Waste to Energy

Thursday, Oct 17, 2013
Waste to Energy
Waste to Energy

Waste-to-Energy (WTE) is the use of modern mechanical and biochemical technologies to recover energy from waste.

These technologies include:

  • Combustion, in which the residual waste burns and the energy recovered as electricity or heat;
  • Gasification and pyrolysis, where the fuel is heated with little or no oxygen to produce “syngas”, which can be used to generate energy or as a feedstock for producing methane, chemicals, biofuels or hydrogen ;
  • Anaerobic digestion, which uses microorganisms to convert organic waste into a methane-rich biogas that can be combusted to generate electricity and heat.

Besides recovery of a substantial amount of energy, these techniques can lead to the reduction of up to 90 % of the original waste volume (depending upon composition and use of outputs), which then can be managed in a more efficient scheme. These systems also provide significant, cost-effective and long-term opportunities for greenhouse gas emission reductions.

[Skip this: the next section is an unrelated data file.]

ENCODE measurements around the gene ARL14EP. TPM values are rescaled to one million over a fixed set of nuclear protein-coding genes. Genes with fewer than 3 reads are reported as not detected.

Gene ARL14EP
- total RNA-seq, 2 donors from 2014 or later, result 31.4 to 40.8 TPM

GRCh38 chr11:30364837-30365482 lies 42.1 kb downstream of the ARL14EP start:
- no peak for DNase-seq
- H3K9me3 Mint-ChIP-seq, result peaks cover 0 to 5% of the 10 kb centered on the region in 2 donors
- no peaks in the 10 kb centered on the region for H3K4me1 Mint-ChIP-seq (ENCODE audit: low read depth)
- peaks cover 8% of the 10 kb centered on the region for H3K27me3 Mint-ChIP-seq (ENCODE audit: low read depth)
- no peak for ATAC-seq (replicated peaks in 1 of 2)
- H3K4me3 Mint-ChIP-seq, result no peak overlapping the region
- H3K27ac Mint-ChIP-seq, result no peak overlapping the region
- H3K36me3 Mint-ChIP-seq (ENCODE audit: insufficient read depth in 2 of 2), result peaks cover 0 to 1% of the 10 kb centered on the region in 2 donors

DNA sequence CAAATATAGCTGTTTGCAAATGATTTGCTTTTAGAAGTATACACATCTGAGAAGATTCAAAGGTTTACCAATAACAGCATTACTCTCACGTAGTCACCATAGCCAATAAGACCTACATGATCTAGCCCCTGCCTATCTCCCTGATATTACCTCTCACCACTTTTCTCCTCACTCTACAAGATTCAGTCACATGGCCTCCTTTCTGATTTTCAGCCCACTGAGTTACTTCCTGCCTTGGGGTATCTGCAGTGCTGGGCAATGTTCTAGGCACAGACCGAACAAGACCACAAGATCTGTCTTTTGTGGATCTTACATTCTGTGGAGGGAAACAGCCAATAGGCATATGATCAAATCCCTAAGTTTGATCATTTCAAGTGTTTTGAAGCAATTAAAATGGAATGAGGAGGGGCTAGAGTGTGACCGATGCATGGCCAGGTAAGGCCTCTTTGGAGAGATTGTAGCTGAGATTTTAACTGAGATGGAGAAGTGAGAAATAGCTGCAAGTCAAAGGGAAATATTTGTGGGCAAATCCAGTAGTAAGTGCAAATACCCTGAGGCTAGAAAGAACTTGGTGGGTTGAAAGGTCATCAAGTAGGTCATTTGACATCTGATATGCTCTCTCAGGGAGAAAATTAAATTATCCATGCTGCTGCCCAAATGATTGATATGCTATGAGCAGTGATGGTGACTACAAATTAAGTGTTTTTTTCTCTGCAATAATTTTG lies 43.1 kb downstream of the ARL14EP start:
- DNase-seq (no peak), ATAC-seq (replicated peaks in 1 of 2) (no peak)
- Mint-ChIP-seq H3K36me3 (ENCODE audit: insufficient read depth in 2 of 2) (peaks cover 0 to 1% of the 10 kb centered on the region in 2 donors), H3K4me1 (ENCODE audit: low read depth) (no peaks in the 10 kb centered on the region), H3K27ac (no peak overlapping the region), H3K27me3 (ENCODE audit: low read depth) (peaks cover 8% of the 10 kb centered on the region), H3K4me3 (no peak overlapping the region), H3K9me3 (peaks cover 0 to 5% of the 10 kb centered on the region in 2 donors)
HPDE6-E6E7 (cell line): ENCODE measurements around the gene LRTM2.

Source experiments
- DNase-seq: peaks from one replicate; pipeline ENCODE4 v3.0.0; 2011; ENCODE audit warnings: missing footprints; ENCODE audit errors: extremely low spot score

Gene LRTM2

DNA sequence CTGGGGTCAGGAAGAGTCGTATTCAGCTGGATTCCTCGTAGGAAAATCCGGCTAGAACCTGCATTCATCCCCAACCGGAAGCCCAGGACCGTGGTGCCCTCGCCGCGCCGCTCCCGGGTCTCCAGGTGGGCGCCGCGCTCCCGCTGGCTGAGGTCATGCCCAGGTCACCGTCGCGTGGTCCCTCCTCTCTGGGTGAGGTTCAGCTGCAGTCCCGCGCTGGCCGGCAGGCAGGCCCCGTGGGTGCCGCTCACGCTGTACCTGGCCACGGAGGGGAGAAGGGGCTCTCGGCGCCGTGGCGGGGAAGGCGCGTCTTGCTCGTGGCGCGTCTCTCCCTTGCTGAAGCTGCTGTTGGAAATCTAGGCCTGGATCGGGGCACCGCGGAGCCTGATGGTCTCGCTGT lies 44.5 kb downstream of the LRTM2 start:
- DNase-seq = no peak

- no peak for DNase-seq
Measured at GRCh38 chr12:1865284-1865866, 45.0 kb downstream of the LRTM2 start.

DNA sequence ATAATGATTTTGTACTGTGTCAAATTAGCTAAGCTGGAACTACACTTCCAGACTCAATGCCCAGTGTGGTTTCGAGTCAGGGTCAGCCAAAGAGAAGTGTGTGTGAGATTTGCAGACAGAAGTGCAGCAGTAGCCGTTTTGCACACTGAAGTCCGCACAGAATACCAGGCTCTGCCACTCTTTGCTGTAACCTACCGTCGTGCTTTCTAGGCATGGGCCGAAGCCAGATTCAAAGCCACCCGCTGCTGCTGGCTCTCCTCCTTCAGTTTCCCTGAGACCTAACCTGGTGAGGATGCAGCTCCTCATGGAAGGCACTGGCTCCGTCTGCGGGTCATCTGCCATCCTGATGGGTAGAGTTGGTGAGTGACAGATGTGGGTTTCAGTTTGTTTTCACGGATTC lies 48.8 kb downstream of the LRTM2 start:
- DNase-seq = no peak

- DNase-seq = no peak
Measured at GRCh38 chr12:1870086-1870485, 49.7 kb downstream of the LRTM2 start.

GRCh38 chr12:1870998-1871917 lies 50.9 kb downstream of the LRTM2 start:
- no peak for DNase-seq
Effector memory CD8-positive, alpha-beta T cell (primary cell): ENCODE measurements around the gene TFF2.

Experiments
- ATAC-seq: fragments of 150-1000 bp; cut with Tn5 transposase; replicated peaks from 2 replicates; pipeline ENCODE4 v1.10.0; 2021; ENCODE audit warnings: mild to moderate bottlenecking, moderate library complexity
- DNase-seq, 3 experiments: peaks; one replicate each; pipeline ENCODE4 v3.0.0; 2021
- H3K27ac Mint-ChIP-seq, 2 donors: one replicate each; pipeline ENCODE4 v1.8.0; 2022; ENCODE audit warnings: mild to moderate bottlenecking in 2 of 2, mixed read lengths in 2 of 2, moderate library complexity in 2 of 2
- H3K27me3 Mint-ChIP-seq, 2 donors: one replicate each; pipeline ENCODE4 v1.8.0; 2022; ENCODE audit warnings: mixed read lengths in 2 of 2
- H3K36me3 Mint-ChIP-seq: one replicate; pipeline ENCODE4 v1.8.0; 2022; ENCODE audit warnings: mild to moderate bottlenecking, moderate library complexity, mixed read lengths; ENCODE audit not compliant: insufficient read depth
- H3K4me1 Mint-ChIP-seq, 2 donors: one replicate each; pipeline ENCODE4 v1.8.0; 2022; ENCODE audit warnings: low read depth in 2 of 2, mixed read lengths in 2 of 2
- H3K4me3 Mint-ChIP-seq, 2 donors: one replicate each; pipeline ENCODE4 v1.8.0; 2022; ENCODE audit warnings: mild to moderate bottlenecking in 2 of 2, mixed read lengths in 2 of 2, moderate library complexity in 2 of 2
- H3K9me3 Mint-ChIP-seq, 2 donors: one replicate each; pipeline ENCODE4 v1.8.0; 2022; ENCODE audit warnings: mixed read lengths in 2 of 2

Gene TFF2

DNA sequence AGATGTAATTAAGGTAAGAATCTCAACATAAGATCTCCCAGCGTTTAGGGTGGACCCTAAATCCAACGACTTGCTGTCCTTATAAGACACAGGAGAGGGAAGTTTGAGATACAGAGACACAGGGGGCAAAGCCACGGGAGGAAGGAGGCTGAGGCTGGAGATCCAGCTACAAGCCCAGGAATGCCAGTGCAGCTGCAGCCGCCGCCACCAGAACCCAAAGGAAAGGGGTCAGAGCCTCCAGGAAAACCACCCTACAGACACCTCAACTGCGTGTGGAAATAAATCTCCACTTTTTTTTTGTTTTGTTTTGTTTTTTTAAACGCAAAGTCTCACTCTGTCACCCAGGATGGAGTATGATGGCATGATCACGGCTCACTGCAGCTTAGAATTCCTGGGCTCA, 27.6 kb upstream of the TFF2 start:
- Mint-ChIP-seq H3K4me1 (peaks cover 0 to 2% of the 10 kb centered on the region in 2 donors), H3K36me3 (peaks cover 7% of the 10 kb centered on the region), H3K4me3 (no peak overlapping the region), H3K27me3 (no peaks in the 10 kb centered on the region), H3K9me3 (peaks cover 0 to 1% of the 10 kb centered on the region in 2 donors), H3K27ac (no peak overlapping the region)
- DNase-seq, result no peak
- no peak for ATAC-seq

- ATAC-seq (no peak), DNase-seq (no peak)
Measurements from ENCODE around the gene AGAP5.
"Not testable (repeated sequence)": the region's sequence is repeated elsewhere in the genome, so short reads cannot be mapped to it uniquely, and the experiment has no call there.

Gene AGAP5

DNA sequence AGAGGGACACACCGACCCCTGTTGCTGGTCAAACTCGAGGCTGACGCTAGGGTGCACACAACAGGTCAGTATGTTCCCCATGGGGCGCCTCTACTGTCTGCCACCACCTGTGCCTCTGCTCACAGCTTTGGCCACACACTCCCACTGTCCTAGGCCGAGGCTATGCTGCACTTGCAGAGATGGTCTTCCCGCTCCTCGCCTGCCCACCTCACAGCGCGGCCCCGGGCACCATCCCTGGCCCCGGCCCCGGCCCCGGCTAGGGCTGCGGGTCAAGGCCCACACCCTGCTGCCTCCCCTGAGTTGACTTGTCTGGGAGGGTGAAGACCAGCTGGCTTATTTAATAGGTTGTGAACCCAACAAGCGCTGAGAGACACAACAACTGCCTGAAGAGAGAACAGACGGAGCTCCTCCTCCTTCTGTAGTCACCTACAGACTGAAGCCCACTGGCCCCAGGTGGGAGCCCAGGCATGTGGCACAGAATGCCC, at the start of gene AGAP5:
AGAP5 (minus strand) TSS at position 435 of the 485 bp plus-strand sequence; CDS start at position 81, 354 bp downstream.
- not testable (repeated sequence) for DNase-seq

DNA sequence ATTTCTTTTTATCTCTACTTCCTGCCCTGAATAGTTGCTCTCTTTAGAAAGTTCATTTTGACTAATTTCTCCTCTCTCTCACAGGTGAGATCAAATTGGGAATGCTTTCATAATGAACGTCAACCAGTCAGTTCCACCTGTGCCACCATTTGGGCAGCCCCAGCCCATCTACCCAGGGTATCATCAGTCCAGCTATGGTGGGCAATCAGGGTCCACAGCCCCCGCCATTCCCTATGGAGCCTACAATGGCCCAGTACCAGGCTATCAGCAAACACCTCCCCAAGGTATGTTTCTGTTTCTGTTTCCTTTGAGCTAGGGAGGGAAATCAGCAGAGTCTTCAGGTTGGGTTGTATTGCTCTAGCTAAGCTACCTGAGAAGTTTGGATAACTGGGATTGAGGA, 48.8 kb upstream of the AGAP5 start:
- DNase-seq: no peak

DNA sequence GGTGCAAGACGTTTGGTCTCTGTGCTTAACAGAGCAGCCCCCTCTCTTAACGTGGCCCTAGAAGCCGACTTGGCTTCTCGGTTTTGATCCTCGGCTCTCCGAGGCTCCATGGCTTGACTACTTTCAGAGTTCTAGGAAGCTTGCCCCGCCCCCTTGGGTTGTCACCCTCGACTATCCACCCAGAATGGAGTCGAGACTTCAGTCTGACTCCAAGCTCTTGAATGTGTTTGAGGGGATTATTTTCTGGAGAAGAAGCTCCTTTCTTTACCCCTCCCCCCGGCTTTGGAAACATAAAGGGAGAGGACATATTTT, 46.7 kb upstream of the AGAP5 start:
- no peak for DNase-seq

Supplementary benefits offered are green jobs employment, reduction of a country’s dependency on imported energy carriers and potentially benign effects regarding biodiversity, desertification, recreational value, etc. In addition, energy is the driving force for development in all countries of the world. Combining the increasing necessity for energy increasing with sources of conventional and renewable resources is a big challenge.
The growing use of waste-to-energy as a method to dispose of solid and liquid wastes and generate power has greatly reduced environmental impacts of municipal solid waste management, including emissions of greenhouse gases, but also significantly costs with waste management. It is important to highlight that waste-to-energy is an essential part of the waste management process and its success is dependent on sorting of recyclable material, content of waste and a regulatory waste framework directive. On October, our section “Theme of the Month” will inform you about recent technologies and approaches regarding waste-to-energy. Specialists from different fields present their approaches, expertise and experiences.
We would welcome your contribution with own experiences, good practices or even your suggestions and recommendations to the presented cases.
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We hope you enjoy reading,
Your SWEEP-Net Team


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